[dropcap]T[/dropcap]he author Aldous Huxley once wrote that “The secret of genius is to carry the spirit of the child into old age, which means never losing your enthusiasm.” Of course this seems easy enough, but life gets heavy when emotions run high. And the holiday season, despite it’s glimmering lights, decorations, and joy, can often bring with it feelings of loneliness and memories of difficult times.
It is not uncommon for people in recovery to feel a little left out of the holiday cheer. This might be for a number of reasons, one of which might include family rifts that have formed along the difficult road. However, the journey of recovery, while not easy, is one of new opportunities. Sometimes the road darkens, but it’s about looking for new ways to make amends and reclaim your life.
Psychology Today reports that regret is intertwined in our everyday lives, since we are always navigating through various choices. They suggest regret is an emotion that can actually change behavior because you see, in retrospect, how a different choice might have been better or you recognize why the choice you made was wrong. If you experience emotions of regret, consider a few options.
Accept and Recognize
One way to begin stitching some of these torn relationships is not through a simple apology, but through acts of kindness and sacrifice that demonstrate your desire to make things right. Acceptance of wrongdoing and mistakes are the first step and they take courage and honesty.
How to Mend Old Wounds
According to Experience Life, there are plenty of barriers to overcome when looking to make amends. Here are a few things to overcome:
- Fear of the wronged person’s anger: Don’t let the fear of someone’s fury prevent you from doing what’s right. Be sincere, honest, and courageous.
Apology as a sign of weakness: There is a misconception that apologizing shows weakness, but when you know you have wronged, it is the opposite. It shows self awareness and wisdom.
- Your apology is too late: Sometimes people will put off the apology because they think too much time has passed and it’ll only stir up bad emotions. This is not the case, it is always important to show what you feel.
Always put yourself in the other person’s shoes. This will help you in in your apology and with understanding their anger and disappointment. Realize that these things take time and that you must do it for yourself, as a way to a personal peace.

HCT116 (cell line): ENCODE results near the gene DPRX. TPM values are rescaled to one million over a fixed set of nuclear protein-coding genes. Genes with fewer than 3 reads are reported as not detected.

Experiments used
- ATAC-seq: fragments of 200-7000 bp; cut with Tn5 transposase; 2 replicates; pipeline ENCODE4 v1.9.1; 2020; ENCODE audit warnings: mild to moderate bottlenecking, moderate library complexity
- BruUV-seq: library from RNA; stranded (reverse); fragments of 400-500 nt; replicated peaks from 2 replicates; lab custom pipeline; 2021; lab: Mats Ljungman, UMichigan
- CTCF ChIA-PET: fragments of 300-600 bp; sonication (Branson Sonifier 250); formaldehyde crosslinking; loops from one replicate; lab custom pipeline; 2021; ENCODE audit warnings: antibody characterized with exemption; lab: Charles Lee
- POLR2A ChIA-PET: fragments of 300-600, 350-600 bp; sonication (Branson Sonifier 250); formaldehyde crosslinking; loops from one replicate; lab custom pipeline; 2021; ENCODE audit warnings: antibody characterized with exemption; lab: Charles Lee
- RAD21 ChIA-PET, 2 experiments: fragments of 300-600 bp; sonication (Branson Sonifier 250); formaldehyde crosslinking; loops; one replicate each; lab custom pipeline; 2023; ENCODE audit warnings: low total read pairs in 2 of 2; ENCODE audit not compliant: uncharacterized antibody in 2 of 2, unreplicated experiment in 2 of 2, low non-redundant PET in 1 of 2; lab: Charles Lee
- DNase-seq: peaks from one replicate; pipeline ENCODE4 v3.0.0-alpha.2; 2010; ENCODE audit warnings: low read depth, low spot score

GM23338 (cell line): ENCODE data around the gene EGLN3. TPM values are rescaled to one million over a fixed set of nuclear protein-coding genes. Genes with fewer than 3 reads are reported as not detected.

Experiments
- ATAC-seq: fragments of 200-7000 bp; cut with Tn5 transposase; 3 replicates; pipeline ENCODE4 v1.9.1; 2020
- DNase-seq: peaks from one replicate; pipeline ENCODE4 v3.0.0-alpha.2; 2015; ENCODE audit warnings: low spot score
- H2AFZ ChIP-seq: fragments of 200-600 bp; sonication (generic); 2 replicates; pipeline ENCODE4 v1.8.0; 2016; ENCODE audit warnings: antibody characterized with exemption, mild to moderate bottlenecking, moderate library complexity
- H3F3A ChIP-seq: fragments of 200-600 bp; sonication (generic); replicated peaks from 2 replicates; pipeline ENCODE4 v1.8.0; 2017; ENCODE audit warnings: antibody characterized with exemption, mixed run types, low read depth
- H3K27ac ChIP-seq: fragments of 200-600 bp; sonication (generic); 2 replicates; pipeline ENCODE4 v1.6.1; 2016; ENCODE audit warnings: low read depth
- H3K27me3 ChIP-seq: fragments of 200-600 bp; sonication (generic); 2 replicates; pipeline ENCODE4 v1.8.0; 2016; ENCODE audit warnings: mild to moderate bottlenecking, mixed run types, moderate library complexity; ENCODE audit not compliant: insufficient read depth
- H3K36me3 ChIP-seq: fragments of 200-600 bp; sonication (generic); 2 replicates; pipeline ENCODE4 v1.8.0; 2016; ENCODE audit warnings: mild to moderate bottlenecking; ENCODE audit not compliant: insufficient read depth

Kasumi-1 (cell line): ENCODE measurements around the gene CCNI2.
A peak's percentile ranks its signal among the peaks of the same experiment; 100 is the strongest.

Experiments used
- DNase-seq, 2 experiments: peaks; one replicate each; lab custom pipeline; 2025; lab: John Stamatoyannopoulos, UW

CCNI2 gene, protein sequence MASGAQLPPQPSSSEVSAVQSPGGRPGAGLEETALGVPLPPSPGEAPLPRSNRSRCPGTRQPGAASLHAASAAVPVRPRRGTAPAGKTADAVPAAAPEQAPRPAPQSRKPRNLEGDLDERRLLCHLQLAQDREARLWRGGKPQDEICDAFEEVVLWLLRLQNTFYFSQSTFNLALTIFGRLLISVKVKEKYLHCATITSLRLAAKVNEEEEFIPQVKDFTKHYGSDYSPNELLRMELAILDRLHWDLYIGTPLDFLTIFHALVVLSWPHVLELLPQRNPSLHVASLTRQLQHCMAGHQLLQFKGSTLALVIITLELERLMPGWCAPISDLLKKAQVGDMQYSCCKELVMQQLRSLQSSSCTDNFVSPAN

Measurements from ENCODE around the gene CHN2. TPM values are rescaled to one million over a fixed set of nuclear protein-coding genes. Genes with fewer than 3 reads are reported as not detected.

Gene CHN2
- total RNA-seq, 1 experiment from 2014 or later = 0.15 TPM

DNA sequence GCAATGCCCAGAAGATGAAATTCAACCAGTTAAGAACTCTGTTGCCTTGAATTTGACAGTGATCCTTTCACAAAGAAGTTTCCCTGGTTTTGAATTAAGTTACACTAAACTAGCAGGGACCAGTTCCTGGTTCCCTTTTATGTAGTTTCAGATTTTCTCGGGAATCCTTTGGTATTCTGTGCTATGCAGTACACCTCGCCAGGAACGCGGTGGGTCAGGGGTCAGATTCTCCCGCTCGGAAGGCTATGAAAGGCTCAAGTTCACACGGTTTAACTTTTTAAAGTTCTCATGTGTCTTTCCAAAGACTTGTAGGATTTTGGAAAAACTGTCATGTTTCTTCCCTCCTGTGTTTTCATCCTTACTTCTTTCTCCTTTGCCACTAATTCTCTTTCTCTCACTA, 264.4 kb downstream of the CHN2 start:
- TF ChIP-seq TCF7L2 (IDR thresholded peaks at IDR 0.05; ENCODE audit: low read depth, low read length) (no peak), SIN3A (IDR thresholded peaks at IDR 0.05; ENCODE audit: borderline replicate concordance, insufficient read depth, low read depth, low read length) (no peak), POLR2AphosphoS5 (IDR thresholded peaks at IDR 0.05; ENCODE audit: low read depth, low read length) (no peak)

It’s Never Too Late
If you have a senior loved one who has made mistakes in the past, there are, quite possibly, amends they wish to make. The first step in making amends is always through recognition and establishing communication. If much time has passed, it might seem even harder to achieve forgiveness, but everything has got to start somewhere. Begin the conversation, be patient, and don’t lose the will to make things right.
Re-Take Your LIfe
If you are on the road to sobriety or have long ago traveled that road, life now may always seem fragile. Begin making choices in your life that make you feel in control and independent. While you want to be careful not to make extreme changes too quickly, there are certain things you can do to push addiction away.
- Explore other ventures in life. Replacing a bad habit with a good one can be a good way out of downward spiral. Vice magazine featured a piece about a recovering addict changed and re-invigorated his life with computer games.
- Change your environment. Considering a move or a trip can be a good way to alter perspectives and occupy your mind with new surroundings
Family and friends are among the greatest resource to someone recovering from addiction. Having a support group that surrounds the person is a truly helpful way to fortify their desire to get better. Whether you are there for someone or someone is there for you, life is not black and white. There are a million complexities to every moment and every decision and everyone will take the wrong turn at some point. The important part is recognizing and working to fix it. As Huxley suggested, never lose your enthusiasm for life and you just might catch a little piece of genius.
Teresa Greenhill submitted this guest post. It doesn’t constitute our views or opinions.